Pa. Fish and Boat Commission welcomes back trout stocking volunteers, as it did before the pandemic
The Pennsylvania Fish and Boat Commission will again accept walk-in trout bottom volunteers this year, just as the agency did before the COVID-19 pandemic.
“We will be accepting volunteers again, unlike the past two years when we restricted it,” said Tim Schaeffer, executive director of the commission.
To limit staff exposure and follow social distancing and quarantine restrictions, the commission has only allowed volunteers from its regular volunteer roster to help with storage in each of the past 2 years and in 2020, none storage schedule has been made public.
“Storage during the pandemic has been a challenge, but we have learned a lot over the past two seasons about protecting our staff and volunteers.” said Schaeffer. “This year we will again be working hard to stock trout in the safest and most efficient way possible, while delivering the best product to our anglers in time for opening day.”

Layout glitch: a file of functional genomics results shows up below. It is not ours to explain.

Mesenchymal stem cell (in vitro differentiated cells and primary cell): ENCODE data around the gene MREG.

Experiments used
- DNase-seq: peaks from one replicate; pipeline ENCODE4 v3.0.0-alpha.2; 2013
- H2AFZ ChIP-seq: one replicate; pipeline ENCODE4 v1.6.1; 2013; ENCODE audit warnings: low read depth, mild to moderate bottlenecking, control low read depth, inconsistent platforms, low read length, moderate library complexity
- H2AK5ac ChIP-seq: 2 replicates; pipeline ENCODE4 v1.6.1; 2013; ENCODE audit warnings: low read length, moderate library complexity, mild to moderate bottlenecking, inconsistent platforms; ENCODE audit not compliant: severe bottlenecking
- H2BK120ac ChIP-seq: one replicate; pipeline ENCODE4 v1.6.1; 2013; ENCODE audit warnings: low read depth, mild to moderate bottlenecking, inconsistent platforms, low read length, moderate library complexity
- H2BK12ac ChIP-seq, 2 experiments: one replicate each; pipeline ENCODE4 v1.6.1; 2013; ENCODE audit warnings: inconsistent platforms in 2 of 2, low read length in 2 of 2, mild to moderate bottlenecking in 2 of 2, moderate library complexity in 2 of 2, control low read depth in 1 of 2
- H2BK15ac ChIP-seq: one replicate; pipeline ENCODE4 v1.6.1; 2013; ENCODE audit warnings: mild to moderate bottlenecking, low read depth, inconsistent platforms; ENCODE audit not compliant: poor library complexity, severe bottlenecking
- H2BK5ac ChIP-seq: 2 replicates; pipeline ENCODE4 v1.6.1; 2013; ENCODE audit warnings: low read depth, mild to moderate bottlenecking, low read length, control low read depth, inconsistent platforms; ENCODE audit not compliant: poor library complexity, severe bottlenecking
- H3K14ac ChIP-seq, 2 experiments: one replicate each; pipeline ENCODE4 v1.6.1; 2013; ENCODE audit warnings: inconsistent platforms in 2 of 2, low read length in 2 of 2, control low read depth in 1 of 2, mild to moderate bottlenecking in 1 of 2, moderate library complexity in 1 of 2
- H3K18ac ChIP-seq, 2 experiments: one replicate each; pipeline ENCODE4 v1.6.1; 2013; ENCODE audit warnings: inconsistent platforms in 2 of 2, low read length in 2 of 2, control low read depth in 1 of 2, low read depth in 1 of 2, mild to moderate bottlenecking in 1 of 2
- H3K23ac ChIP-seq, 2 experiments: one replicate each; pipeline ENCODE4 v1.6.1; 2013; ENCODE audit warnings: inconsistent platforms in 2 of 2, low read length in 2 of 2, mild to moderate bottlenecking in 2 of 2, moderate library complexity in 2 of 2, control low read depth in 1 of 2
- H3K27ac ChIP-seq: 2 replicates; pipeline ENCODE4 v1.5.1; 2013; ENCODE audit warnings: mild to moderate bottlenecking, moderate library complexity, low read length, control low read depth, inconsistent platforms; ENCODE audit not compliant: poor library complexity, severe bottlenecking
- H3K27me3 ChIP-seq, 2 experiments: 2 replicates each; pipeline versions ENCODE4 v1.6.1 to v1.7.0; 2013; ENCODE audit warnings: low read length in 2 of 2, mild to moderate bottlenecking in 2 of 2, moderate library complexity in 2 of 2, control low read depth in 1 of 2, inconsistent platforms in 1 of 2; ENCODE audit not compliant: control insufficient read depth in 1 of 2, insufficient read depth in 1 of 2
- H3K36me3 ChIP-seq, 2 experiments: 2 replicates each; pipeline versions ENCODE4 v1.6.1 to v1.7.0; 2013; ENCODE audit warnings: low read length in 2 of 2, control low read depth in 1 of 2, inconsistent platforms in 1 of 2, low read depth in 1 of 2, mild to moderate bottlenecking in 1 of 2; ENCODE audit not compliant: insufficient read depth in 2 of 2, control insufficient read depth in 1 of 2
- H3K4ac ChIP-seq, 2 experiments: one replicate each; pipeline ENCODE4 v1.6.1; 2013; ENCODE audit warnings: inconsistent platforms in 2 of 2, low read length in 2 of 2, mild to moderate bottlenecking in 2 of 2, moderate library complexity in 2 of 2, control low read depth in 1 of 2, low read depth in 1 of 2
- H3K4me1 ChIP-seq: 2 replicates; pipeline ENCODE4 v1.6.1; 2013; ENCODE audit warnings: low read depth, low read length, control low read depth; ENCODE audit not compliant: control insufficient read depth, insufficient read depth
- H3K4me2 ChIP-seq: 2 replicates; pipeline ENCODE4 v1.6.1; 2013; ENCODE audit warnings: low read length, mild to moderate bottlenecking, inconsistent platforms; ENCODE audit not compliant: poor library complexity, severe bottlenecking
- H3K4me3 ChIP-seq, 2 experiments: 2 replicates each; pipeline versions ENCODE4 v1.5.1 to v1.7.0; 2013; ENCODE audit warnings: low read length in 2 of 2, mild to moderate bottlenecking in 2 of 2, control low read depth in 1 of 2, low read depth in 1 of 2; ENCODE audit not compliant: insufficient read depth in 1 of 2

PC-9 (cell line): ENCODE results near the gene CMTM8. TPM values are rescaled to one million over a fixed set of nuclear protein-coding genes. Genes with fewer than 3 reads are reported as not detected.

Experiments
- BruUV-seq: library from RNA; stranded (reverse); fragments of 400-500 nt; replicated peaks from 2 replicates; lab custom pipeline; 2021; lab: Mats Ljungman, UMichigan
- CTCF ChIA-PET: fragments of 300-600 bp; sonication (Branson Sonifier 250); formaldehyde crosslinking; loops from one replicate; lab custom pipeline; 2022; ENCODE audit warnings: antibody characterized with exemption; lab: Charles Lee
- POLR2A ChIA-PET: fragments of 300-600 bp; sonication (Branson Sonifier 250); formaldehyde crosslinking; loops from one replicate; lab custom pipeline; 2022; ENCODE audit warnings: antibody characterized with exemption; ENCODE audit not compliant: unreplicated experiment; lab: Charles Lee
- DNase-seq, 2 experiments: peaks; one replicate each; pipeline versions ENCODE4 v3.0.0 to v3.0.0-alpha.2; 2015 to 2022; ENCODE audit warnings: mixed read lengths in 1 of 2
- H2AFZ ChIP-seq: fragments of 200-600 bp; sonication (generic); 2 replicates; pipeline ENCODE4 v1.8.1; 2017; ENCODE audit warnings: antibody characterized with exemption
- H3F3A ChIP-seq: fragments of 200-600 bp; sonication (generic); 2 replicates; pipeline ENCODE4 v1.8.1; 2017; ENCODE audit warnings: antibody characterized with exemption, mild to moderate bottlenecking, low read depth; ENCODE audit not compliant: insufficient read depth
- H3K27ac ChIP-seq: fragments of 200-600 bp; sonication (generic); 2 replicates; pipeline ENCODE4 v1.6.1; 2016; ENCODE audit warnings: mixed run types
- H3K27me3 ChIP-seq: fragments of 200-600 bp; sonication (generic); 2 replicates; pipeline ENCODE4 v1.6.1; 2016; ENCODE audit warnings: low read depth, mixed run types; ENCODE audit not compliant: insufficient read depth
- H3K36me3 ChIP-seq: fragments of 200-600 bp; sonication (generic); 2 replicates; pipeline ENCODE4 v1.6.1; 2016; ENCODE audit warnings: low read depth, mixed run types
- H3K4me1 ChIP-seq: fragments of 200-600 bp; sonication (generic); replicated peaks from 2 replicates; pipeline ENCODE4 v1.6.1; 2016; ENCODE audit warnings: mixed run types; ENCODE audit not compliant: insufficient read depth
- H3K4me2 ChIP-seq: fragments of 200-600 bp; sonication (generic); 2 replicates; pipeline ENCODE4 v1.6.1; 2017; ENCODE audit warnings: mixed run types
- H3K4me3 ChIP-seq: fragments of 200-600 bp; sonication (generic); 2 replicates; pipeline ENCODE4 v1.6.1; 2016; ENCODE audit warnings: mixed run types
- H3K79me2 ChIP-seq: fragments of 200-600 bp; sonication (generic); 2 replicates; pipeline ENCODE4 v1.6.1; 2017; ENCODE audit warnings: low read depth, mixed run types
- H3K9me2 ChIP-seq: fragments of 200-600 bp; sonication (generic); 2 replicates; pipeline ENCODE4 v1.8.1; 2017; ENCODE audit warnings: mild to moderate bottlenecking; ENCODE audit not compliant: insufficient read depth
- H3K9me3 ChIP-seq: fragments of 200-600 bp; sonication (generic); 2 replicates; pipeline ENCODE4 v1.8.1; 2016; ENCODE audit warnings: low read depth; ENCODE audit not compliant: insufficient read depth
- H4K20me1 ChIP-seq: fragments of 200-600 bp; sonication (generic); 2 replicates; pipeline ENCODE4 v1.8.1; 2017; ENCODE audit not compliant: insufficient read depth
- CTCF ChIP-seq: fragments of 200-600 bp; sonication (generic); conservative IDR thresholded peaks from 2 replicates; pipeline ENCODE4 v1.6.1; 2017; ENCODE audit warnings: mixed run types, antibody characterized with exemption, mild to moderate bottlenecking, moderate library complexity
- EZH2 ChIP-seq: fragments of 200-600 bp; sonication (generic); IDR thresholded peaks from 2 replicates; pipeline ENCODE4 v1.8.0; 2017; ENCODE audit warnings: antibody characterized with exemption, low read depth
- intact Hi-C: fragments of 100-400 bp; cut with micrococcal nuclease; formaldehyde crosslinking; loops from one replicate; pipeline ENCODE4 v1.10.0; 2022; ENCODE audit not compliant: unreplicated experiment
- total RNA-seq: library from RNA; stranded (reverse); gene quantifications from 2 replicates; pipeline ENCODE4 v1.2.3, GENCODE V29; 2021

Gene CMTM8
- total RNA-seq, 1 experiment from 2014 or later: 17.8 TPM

Potential volunteers are asked to stay home if they have tested positive for COVID-19 or feel ill. As trout stocking is an outdoor event, volunteers will not be asked to wear masks, but commission staff will likely be masked.
Publication of the stocking schedule, restored last year, will continue as normal this year. The commission plans to make it public in the coming days.
- Trout stocking schedule reinstated by the Pennsylvania Fish and Boat Commission
Stocking of the 3.2 million hatchery-raised trout will begin the week of Feb. 21 to accommodate the trout fishing schedule earlier across the state this year.
Under a change approved at a commission meeting in October 2021, Pennsylvania returned to a single statewide open day for the trout season which will occur annually on first Saturday in April, and in 2022 will take place on Saturday April 2. Statewide Mentee Youth Trout Day will be held on Saturday, March 26.
“It’s an exciting time of year as we prepare for the incredible task of moving millions of trout from our hatcheries to hundreds of waterways across the state,” Schaeffer added.
Volunteers ranging from fishermen who have helped with storage for decades to families looking for an outing for the kids eagerly await the rolling of the commission’s large white fleet of storage trucks each year.
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